With two weeks left in spring training, one of the only remaining areas of uncertainty on the Yankees’ roster is the bullpen. Rob Refsnyder has more or less sown up the last bench spot. Austin Romine has likely hit his way into the backup catcher job. If he’s healthy, there is no way anyone other than CC Sabathia occupies the fifth slot in New York’s rotation. Joe Girardi can say he’s taking his five best starters north all he wants, but there is no way CC starts the year in the bullpen. They’ve kept him in the rotation through the last three miserable years. What’s changed? The team’s decision makers are unwilling to call the $50 million owed to Sabathia (assuming his 2017 option vests) a sunk cost. That leaves the bullpen as the only truly contested section onthe 25 man roster.
When asked about the bullpen during Saturday afternoon’s rain delay,Yankees GM Brian Cashman told Meredith Marakovitz, “We want to gravitate towards the obvious.” At this point, there is nothing more obvious than having Andrew Miller and Dellin Betances handling the late innings for New York. Beyond them things get more interesting. The team’s biggest offseason acquisition, closer Aroldis Chapman, will also have a seat waiting for him when he finishes serving his 30 game suspension for violating the league’s domestic violence policy. Until then, the team has an additional bullpen job to fill.
All signs point to Ivan Nova being used as the long man to start the year. He has no minor league options remaining, and if the Yankees wanted to deal him they had plenty of opportunity this winter. He provides valuable starting depth for the club’s fragile rotation. In addition, he seems like a good bet to find success as a short reliever. Nova is basically a two pitch starter, throwing his fastball and hammer curve 95% of the time in 2015 according to Fangraphs. He’s abandoned the slider he toyed with earlier in his career and rarely throws his change. His average fastball last year was 93 MPH, which is almost exactly his career mark. Moving to the bullpen could potentially bump that up a tick or two. He wouldn’t be the first fringy starter to become a nasty reliever.
The final player who appears to be more or less certain to open the season with the big league team is Chasen Shreve, who posted a solid 3.09 ERA in 58.3 IP for the team last year. That number was considerably lower (1.89) before a disastrous September in which he walked seven batters and allowed four home runs in 5.2 innings. His peripherals indicate that his early season run prevention may have been something of a mirage. His DRA (Deserved Run Average) of 4.35 and FIP of 4.89 point to more average results going forward. That said, he seems to have earned the trust of both the manager and front office during his excellent five months of 2015 based on the comments we’ve heard this spring. In combination with his strong performance in Grapefruit League play (No earned runs and 6 Ks in 5.1 IP), that remaining goodwill should be enough to assure him one of the four open bullpen spots.
Even after removing the 10 pitchers during the first two rounds of roster cuts, New York has 12 relievers remaining in camp competing for the remaining three open spots. On March 13, the Yankees assigned Jacob Lindgren, Tyler Webb, Brady Lail, Chad Green, Domingo German, and Kyle Haynes to minor league camp. Today, they were joined by Tyler Cloyd, Richard Bleier, Mark Montgomery, and Vinnie Pestano. Out of these, only Lindgren was a real contender to make the team. The New York’s first selection in the 2014 draft is the only pitcher on the 40 man roster to have been demoted thus far. Lindgren dealt with control issues early in camp, walking four batters and hitting another in 0.1 IP in his first appearance. After missing the second half of the season following elbow surgery, the team may have felt he’d be better served rehabbing in the low pressure environment of the minor league complex.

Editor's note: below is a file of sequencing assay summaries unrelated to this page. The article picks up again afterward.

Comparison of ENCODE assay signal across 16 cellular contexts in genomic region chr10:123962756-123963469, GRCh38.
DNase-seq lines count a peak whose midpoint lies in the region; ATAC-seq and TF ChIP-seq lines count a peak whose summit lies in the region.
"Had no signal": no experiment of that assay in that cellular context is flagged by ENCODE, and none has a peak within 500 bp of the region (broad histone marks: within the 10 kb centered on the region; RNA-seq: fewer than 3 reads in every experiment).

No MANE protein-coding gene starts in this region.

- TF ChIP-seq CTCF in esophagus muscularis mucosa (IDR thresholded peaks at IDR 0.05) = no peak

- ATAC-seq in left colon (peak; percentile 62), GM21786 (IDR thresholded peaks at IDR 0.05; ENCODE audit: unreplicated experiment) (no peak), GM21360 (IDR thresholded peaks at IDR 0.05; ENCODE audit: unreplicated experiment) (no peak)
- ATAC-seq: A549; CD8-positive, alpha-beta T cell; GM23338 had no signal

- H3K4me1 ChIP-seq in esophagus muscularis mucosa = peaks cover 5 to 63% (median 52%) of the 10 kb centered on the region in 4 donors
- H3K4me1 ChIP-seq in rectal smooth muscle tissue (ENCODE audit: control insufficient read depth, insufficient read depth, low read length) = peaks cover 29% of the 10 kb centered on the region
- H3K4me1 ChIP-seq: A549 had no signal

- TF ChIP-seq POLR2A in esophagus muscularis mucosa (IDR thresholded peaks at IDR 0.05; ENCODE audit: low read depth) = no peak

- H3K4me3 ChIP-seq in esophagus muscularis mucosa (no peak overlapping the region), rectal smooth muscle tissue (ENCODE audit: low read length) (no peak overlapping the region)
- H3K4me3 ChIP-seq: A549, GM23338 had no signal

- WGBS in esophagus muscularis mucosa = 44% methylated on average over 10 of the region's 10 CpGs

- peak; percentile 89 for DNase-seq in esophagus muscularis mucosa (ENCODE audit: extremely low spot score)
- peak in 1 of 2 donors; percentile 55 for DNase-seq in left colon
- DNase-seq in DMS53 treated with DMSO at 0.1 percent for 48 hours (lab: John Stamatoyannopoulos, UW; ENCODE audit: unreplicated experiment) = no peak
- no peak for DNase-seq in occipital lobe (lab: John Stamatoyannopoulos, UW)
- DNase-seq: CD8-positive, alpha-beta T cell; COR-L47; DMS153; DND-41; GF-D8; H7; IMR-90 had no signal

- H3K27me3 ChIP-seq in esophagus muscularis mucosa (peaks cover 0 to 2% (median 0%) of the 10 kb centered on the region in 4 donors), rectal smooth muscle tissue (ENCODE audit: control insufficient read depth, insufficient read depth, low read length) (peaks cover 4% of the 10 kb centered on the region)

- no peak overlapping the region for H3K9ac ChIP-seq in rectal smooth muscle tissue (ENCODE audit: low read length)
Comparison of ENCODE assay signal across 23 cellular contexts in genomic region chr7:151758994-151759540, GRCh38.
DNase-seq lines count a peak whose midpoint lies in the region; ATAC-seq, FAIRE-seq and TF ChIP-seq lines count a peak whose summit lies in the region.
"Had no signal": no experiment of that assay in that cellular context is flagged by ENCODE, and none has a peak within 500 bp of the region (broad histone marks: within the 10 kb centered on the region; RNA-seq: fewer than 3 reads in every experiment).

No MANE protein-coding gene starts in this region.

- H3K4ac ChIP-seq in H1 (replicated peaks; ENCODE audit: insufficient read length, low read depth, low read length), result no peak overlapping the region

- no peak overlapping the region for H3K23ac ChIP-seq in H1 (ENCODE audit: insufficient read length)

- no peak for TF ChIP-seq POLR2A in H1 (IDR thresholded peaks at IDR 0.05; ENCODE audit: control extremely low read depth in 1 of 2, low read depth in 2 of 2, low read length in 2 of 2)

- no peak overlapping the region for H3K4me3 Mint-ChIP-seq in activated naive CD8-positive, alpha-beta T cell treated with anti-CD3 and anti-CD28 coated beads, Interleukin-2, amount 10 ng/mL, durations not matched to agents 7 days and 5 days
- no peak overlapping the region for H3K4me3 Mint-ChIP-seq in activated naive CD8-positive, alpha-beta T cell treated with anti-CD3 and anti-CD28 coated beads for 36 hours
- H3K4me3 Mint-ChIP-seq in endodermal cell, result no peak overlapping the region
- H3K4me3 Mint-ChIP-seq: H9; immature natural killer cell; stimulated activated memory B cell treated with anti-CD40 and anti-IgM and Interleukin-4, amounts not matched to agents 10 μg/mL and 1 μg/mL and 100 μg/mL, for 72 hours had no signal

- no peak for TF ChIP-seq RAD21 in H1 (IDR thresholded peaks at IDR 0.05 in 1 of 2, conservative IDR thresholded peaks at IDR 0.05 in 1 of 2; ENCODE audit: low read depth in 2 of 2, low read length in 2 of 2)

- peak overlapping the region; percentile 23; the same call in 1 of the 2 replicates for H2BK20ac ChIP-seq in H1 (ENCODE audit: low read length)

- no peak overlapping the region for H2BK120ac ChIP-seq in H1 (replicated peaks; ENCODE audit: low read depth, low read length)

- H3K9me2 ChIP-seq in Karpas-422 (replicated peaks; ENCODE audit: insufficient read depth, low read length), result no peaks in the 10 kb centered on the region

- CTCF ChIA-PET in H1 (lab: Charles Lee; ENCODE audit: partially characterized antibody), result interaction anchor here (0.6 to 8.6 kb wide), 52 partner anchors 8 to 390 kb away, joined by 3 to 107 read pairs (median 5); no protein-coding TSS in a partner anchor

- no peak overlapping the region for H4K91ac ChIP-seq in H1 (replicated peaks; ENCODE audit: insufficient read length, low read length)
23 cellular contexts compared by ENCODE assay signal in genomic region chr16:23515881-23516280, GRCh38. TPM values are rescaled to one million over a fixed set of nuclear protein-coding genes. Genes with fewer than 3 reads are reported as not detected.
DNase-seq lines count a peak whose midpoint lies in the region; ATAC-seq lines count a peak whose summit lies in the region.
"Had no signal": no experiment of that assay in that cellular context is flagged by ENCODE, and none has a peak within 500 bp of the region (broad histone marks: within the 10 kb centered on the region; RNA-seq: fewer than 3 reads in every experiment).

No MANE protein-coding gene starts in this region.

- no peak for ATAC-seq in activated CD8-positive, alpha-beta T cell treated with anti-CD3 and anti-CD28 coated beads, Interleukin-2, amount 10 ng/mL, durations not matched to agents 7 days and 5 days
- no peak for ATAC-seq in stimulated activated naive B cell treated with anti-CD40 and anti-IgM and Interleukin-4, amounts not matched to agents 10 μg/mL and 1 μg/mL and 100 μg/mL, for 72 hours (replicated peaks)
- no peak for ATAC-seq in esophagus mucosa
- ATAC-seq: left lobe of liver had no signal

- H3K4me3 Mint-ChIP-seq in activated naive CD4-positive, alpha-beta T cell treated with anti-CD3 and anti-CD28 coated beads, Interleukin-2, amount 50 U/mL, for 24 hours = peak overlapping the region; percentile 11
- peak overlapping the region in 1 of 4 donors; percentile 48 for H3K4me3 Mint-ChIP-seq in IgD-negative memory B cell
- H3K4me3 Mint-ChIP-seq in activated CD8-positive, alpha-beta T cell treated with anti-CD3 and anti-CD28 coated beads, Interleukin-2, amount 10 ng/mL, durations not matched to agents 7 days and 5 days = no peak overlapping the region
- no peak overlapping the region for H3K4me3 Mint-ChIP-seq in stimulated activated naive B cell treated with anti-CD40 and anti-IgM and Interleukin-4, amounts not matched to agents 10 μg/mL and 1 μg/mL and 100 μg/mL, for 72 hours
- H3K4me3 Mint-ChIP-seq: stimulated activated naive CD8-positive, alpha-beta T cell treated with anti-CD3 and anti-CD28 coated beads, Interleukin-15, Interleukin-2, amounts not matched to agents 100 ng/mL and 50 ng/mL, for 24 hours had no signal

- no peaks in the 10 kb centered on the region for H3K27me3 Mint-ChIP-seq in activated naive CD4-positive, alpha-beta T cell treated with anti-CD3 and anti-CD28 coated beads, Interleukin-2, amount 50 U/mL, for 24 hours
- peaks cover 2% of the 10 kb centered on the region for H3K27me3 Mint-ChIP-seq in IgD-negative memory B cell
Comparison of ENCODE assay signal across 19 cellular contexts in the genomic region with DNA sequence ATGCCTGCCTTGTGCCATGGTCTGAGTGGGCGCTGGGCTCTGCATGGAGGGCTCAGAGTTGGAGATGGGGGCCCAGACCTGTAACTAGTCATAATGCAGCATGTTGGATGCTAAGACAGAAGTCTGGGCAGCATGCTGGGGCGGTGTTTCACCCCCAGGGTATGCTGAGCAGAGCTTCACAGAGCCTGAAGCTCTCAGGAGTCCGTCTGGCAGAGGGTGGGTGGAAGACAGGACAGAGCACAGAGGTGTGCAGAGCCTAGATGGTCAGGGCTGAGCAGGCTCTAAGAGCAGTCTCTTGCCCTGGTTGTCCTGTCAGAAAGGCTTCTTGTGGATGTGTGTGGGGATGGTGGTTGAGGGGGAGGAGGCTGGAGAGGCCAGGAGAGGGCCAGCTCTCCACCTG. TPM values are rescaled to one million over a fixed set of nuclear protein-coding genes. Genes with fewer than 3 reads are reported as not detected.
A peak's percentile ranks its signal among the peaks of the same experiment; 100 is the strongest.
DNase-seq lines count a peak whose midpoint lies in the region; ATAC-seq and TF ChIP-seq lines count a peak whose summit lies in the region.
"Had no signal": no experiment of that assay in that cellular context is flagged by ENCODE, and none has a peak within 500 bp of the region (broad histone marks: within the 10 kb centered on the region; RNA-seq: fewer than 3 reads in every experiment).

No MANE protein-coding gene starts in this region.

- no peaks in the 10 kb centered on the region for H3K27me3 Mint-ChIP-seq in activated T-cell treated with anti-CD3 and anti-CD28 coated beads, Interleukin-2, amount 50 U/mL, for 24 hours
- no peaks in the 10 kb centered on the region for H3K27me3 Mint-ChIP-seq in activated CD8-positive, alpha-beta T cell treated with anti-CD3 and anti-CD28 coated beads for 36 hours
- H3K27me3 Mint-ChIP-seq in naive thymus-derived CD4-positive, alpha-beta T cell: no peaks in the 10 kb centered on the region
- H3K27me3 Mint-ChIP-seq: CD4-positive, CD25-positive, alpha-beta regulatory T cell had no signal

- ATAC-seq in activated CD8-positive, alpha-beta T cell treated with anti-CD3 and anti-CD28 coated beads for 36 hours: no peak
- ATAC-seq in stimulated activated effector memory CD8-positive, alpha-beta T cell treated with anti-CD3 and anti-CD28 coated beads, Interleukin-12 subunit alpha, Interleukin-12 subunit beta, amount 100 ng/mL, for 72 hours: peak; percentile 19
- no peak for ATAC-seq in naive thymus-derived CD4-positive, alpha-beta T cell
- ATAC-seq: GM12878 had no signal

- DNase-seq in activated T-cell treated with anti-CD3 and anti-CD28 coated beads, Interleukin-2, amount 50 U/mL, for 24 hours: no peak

Ten of these remaining 12 relievers have a 40 man roster spot, so the two who do not, Diego Moreno and Anthony Swarzak, are at a severe disadvantage. New York has no space remaining to add players so they’d need to designate someone for assignment in order to keep Moreno or Swarzak. Given the team’s depth, that seems unlikely. Bryan Mitchell and Luis Cessa also may be handicapped by Ivan Nova’s presence as long reliever. With all of the fragility in the rotation, it makes sense to keep both stretched out as starters down in Triple-A, especially because neither is significantly better than their competition.
In terms of Grapefruit League performances, Johnny Barbato and Branden Pinder stand out as two guys who have done the most to secure a spot. Making roster decisions based on spring training results is not a great practice because of the sample size involved, but because most of these guys are likely to get a shot throughout the season, it makes sense to take the hot hand to start the year. Here’s a look at how the candidates have fared thus far:
With two weeks of games left to play, this is still a wide open race. If the Yankees were making the decision tomorrow, they would probably take Barbato, Pinder, and Rumbelow. The team liked Barbato enough to add him to the 40 man this winter, while Pinder and Rumbelow were arguably the best of the Scranton Wilkes-Barre shuttle relievers in 2015. With Shreve and Miller, New York doesn’t have a pressing need for another lefty reliever, although if Olson or Pazos has a strong finish to the month I don’t think that would hurt their case. Like last year, expect the Yankees to take advantage of all of these talented young options by cycling fresh middle-relief arms into the last spot or two in the bullpen. Ideally however, one or two of these guys will force the issue over the next couple of months and make themselves too indispensable to the team that he earns a permanent late inning role, making a strong relief corps even stronger.